We’ve entered the third month of the exceptional summer of 2018, and it only seemed right to continue working on the T-shirt tan, and put a few more munros in the bag at the same time. After a few minutes of looking at the munro map I decided that the four munros near Tyndrum looked like a good target. With the plans made, I caught the train after work with Andrew and headed up to Tyndrum, where we met Shona at the camp site. Within 20 minutes I had my tent up, and we made as quickly as possible for the Tyndrum Inn to avoid the swarms of midges which were also calling Tyndrum home for the evening. Appropriately refreshed, we all turned-in early, ready for a fresh start on Saturday morning.
After a quick breakfast from the Green Wellie Stop it was time to head into the hills. Our walk-in was along 6km of landrover track through Cononish Farm, to the Eastern face of Ben Lui. Around half-way along the track the full view of Lui and the enormous Coire Gaothaich which dominates the eastern side of the mountain, forming the enormous ampitheatre which we’d be climbing up through. The walk up into the coire was straight-forward, and there’s a good path most of the way in, followed by a short distance over some boggier terrain to the buttress which lead up to the summit ridge. Approaching as we did from the northern edge of the coire, we encountered a cruel trick cairn on the lower of the mountain’s two summits; the munro summit was a short walk away! Just over two hours into the walk we’d reached our first summit (1130m), and completed the steepest of the day’s climbs.
Looking across to our next summit, Beinn a’ Chleibh, it was hard to believe it was a munro at all; it barely seemed to rise above its surroundings at all! A steep descent to the bealach made it look a little more impressive, but we still made it to the top (916m) just 40 minutes after our last summit. The day was well on track, and the conditions had stayed dry with a bit of cloud; perfect walking conditions. We descended to the bealach once more, and re-ascended part of Ben Lui, so that we could contour around to the bealach which joins Ben Lui and Ben Oss. We took advantage of the wind just above the bealach to stop for a midge-free lunch, and noticed that low cloud, and rain seemed to be rolling in from the horizon.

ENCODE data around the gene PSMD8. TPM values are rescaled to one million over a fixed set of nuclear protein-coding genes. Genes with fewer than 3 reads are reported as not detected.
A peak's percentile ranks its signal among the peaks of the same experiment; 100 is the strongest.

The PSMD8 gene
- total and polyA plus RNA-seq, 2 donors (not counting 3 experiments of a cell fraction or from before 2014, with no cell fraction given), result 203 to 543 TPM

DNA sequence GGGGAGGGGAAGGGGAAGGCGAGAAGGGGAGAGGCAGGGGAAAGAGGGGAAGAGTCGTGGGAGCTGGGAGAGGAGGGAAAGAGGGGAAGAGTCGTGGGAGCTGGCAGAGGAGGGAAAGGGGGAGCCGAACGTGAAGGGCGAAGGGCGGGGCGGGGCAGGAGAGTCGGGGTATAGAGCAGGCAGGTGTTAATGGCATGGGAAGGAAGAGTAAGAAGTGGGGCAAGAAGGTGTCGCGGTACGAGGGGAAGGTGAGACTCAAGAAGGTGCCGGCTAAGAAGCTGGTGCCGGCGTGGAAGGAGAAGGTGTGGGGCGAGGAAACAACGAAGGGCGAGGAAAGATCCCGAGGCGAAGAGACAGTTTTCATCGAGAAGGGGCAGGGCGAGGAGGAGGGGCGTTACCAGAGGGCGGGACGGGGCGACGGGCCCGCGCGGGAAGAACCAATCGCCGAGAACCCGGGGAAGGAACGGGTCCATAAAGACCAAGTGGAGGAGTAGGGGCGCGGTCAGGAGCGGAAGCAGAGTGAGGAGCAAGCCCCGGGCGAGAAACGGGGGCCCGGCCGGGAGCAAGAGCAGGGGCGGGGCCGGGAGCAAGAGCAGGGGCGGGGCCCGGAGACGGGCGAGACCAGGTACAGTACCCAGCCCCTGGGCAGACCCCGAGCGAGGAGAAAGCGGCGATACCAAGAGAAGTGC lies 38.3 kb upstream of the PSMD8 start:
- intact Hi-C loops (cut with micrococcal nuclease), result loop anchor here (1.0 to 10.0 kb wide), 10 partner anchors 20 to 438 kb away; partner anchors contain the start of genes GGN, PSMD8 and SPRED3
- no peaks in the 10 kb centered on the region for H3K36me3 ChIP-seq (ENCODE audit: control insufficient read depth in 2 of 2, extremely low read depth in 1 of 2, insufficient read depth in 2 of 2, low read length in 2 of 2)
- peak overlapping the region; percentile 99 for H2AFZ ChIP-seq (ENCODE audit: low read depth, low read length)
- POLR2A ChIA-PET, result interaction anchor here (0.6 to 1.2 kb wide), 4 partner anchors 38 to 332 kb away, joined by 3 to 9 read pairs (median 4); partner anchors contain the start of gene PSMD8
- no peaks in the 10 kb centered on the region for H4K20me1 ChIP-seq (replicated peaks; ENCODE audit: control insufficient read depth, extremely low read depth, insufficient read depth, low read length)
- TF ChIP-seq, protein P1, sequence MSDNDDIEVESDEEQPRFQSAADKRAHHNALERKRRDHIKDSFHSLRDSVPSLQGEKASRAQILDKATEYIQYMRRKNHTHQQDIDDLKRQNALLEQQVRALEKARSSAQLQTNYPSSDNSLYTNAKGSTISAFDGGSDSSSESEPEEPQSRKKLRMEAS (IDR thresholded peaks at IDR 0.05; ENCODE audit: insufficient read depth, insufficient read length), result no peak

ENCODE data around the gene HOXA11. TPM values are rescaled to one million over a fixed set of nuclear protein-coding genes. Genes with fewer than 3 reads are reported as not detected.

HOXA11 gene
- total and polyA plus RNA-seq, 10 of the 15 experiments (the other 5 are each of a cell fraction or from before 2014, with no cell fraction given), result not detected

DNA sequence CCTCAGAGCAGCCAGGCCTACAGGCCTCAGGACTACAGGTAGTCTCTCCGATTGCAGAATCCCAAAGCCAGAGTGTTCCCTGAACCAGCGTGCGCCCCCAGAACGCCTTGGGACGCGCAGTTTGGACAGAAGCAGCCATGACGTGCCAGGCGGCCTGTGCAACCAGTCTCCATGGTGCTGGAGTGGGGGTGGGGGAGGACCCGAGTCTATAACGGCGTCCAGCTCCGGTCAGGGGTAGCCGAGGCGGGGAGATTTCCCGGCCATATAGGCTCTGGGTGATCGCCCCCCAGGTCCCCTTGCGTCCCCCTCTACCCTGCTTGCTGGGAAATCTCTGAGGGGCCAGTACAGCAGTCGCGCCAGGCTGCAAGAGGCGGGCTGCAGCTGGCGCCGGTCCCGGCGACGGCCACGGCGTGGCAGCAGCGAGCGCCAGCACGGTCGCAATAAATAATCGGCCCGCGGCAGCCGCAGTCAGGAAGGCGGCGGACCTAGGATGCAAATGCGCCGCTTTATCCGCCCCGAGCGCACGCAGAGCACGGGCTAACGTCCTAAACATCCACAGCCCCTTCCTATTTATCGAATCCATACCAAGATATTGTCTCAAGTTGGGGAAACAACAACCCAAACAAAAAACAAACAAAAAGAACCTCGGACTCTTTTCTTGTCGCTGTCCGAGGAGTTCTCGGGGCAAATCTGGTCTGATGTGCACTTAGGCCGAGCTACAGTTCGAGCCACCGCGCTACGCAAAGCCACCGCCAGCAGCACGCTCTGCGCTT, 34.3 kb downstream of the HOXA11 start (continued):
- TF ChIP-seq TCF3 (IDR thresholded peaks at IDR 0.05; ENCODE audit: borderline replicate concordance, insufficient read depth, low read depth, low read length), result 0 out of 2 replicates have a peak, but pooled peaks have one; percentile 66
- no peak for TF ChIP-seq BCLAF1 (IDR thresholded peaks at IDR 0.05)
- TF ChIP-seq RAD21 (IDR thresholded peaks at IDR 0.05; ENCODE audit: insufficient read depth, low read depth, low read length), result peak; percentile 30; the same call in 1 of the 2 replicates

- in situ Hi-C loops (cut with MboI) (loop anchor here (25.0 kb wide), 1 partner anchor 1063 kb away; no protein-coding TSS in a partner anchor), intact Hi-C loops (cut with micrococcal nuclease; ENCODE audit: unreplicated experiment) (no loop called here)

We soon pressed-on to start the second half of the day. The climb up Ben Oss wasn’t steep, but what looked like a fairly gentle slope on the map was in fact made up of undulating terrain, which just never quite managed to undulate as much as 10 metres to show up in the contours. After a string of false summits and a twisting ascent up the grass slope, we bagged our third peak (1029m) of the day; the first time Andrew and Shona had tackled more than two in a day. The threat of rain was looking pretty serious by now, but I tried to remain upbeat about our chances of completing the walk in the sunshine. After all, I’d yet to be rained-on on a mountain this year.
The descent to our final bealach of the day was fairly unremarkable, though a fairly large lochan had survived here. Our final ascent went by quite fast, though we’d all agreed to take things fairly easy by this stage, as we were starting to become aware of how long the day had been. On our right as we climbed I was amused to spot another lochan which was shaped like Northern Ireland. We’d soon climbed to a summit and the rain had finally caught us up, reducing the visibility considerably. So it was an unfortunate surprise when we spotted that the true summit was another 40 metres higher up, and about 200m away! Annoyed, but with just enough motivation to finish, we reached the summit of Beinn Dubhchraig (978m), where the wind seemed keen to blow us straight back down to the car park.
The descent from Dubhchraig was fairly gentle, but long, making up almost 6km of horizontal distance back to the car, but we made it back in time for me to catch my 2138 train to return to Glasgow.
Our total ascent for the day was just shy of 2000 metres, making this my biggest day yet in the hills in terms of ascent.